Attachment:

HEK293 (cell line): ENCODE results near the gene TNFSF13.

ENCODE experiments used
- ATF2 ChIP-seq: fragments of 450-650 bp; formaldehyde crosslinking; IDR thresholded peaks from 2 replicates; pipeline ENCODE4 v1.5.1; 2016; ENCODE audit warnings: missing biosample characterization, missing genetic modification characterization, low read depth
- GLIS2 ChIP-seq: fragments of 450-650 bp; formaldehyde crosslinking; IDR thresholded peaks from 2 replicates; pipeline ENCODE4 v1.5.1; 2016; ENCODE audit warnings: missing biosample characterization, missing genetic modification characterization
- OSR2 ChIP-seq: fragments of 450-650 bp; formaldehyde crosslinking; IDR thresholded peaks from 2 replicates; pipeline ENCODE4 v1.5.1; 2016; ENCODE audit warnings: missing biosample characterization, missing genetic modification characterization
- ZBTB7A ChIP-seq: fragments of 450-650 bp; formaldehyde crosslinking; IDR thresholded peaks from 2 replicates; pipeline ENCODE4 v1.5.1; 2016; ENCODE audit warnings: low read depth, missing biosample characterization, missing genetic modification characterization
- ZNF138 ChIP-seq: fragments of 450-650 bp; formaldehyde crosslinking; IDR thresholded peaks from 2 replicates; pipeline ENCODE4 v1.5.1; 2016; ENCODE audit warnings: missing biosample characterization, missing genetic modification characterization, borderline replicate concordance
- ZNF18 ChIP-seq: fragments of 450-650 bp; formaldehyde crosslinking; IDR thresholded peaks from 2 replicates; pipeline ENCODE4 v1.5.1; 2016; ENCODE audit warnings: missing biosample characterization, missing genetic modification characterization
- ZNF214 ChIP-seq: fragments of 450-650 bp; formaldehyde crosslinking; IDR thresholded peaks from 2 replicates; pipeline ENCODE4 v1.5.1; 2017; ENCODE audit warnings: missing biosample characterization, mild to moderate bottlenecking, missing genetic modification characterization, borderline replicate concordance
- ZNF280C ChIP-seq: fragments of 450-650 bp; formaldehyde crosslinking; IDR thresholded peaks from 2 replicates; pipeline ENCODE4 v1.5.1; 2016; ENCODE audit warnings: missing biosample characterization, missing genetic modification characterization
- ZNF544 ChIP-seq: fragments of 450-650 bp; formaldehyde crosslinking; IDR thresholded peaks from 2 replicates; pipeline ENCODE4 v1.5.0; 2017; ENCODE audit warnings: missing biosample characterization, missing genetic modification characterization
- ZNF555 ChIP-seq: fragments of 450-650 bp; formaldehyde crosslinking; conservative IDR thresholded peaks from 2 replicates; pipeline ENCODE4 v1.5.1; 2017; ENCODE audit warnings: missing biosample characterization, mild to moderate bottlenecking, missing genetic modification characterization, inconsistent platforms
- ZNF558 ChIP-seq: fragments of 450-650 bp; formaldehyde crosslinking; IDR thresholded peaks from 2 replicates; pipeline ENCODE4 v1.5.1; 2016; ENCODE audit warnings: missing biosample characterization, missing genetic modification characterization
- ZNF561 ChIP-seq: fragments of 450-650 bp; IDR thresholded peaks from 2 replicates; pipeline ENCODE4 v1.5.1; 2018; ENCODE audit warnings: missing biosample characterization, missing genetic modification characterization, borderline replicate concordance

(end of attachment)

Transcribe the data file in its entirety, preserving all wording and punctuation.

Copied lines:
HEK293 (cell line): ENCODE results near the gene TNFSF13.

ENCODE experiments used
- ATF2 ChIP-seq: fragments of 450-650 bp; formaldehyde crosslinking; IDR thresholded peaks from 2 replicates; pipeline ENCODE4 v1.5.1; 2016; ENCODE audit warnings: missing biosample characterization, missing genetic modification characterization, low read depth
- GLIS2 ChIP-seq: fragments of 450-650 bp; formaldehyde crosslinking; IDR thresholded peaks from 2 replicates; pipeline ENCODE4 v1.5.1; 2016; ENCODE audit warnings: missing biosample characterization, missing genetic modification characterization
- OSR2 ChIP-seq: fragments of 450-650 bp; formaldehyde crosslinking; IDR thresholded peaks from 2 replicates; pipeline ENCODE4 v1.5.1; 2016; ENCODE audit warnings: missing biosample characterization, missing genetic modification characterization
- ZBTB7A ChIP-seq: fragments of 450-650 bp; formaldehyde crosslinking; IDR thresholded peaks from 2 replicates; pipeline ENCODE4 v1.5.1; 2016; ENCODE audit warnings: low read depth, missing biosample characterization, missing genetic modification characterization
- ZNF138 ChIP-seq: fragments of 450-650 bp; formaldehyde crosslinking; IDR thresholded peaks from 2 replicates; pipeline ENCODE4 v1.5.1; 2016; ENCODE audit warnings: missing biosample characterization, missing genetic modification characterization, borderline replicate concordance
- ZNF18 ChIP-seq: fragments of 450-650 bp; formaldehyde crosslinking; IDR thresholded peaks from 2 replicates; pipeline ENCODE4 v1.5.1; 2016; ENCODE audit warnings: missing biosample characterization, missing genetic modification characterization
- ZNF214 ChIP-seq: fragments of 450-650 bp; formaldehyde crosslinking; IDR thresholded peaks from 2 replicates; pipeline ENCODE4 v1.5.1; 2017; ENCODE audit warnings: missing biosample characterization, mild to moderate bottlenecking, missing genetic modification characterization, borderline replicate concordance
- ZNF280C ChIP-seq: fragments of 450-650 bp; formaldehyde crosslinking; IDR thresholded peaks from 2 replicates; pipeline ENCODE4 v1.5.1; 2016; ENCODE audit warnings: missing biosample characterization, missing genetic modification characterization
- ZNF544 ChIP-seq: fragments of 450-650 bp; formaldehyde crosslinking; IDR thresholded peaks from 2 replicates; pipeline ENCODE4 v1.5.0; 2017; ENCODE audit warnings: missing biosample characterization, missing genetic modification characterization
- ZNF555 ChIP-seq: fragments of 450-650 bp; formaldehyde crosslinking; conservative IDR thresholded peaks from 2 replicates; pipeline ENCODE4 v1.5.1; 2017; ENCODE audit warnings: missing biosample characterization, mild to moderate bottlenecking, missing genetic modification characterization, inconsistent platforms
- ZNF558 ChIP-seq: fragments of 450-650 bp; formaldehyde crosslinking; IDR thresholded peaks from 2 replicates; pipeline ENCODE4 v1.5.1; 2016; ENCODE audit warnings: missing biosample characterization, missing genetic modification characterization
- ZNF561 ChIP-seq: fragments of 450-650 bp; IDR thresholded peaks from 2 replicates; pipeline ENCODE4 v1.5.1; 2018; ENCODE audit warnings: missing biosample characterization, missing genetic modification characterization, borderline replicate concordance